What impact does nursing care left undone have on patient outcomes? Review of the literature

Alejandra Recio-Saucedo, Chiara Dall'Ora, Antonello Maruotti, Jane Ball, Jim Briggs, Paul Meredith, Oliver Redfern, Caroline Kovacs, David Prytherch, Gary B. Smith, Peter Griffiths

Research output: Contribution to journalArticlepeer-review

300 Downloads (Pure)


Aims and objectives: Systematic review of the impact of missed nursing care on outcomes in adults, on acute hospital wards and in nursing homes.

Background: A considerable body of evidence support the hypothesis that lower levels of registered nurses on duty increases the likelihood of patients dying on hospital wards, and the risk of many aspects of care being either delayed or left undone (missed). However, the direct consequence of missed care remains unclear.

Design: Systematic review

Methods: We searched Medline (via Ovid), CINAHL (EBSCOhost) and Scopus for studies examining the association of missed nursing care and at least one patient outcome. Studies regarding registered nurses, healthcare assistants/support workers/nurses’ aides were retained. Only adult settings were included. Because of the nature of the review, qualitative studies, editorials, letters and commentaries were excluded. PRISMA guidelines were followed in reporting the review.

Results: Fourteen studies reported associations between missed care and patient outcomes. Some studies were secondary analyses of a large parent study. Most of the studies used nurse or patient reports to capture outcomes, with some using administrative data. Four studies found significantly decreased patient satisfaction associated with missed care. Seven studies reported associations with one or more patient outcomes including medication errors, urinary-tract infections (UTIs), patient falls, pressure ulcers, critical incidents, quality of care, and patient readmissions. Three studies investigated whether there was a link between missed care and mortality and from these results no clear associations emerged.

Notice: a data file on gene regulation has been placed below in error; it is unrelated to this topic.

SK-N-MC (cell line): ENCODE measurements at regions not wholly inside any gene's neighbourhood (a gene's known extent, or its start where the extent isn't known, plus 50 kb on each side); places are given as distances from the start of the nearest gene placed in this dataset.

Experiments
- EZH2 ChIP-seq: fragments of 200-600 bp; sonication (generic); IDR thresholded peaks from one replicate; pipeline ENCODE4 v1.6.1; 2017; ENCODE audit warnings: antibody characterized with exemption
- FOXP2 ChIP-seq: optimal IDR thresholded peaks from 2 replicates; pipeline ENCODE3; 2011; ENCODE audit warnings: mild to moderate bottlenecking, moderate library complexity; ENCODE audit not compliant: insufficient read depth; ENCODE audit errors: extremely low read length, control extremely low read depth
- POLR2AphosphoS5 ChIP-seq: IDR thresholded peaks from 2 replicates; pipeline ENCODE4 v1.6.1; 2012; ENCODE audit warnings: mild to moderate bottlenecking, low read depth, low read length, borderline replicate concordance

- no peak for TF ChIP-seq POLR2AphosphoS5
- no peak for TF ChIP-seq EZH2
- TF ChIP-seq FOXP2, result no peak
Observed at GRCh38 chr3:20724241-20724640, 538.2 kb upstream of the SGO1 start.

Conclusions: The review shows the modest evidence base of studies exploring missed care and patient outcomes generated mostly from nurse and patient self-reported data. In order to support the assertion that nurse staffing levels and skill mix are associated with adverse outcomes as a result of missed care. More research that uses objective staffing and outcome measures is required.

Relevance to clinical practice: Although nurses may exercise judgements in rationing care in the face of pressure, there are nonetheless adverse consequences for patients (ranging from poor experience of care to increased risk of infection, re-admissions, and complications due to critical incidents from undetected physiological deterioration). Hospitals should pay attention to nurses’ reports of missed care and consider routine monitoring as a quality and safety indicator.
Original languageEnglish
JournalJournal of Clinical Nursing
Early online date31 Aug 2017
Publication statusEarly online - 31 Aug 2017


  • nurse staff
  • patient outcomes
  • care left undone
  • unfinished care
  • missed care
  • safe staffing levels


Dive into the research topics of 'What impact does nursing care left undone have on patient outcomes? Review of the literature'. Together they form a unique fingerprint.

Cite this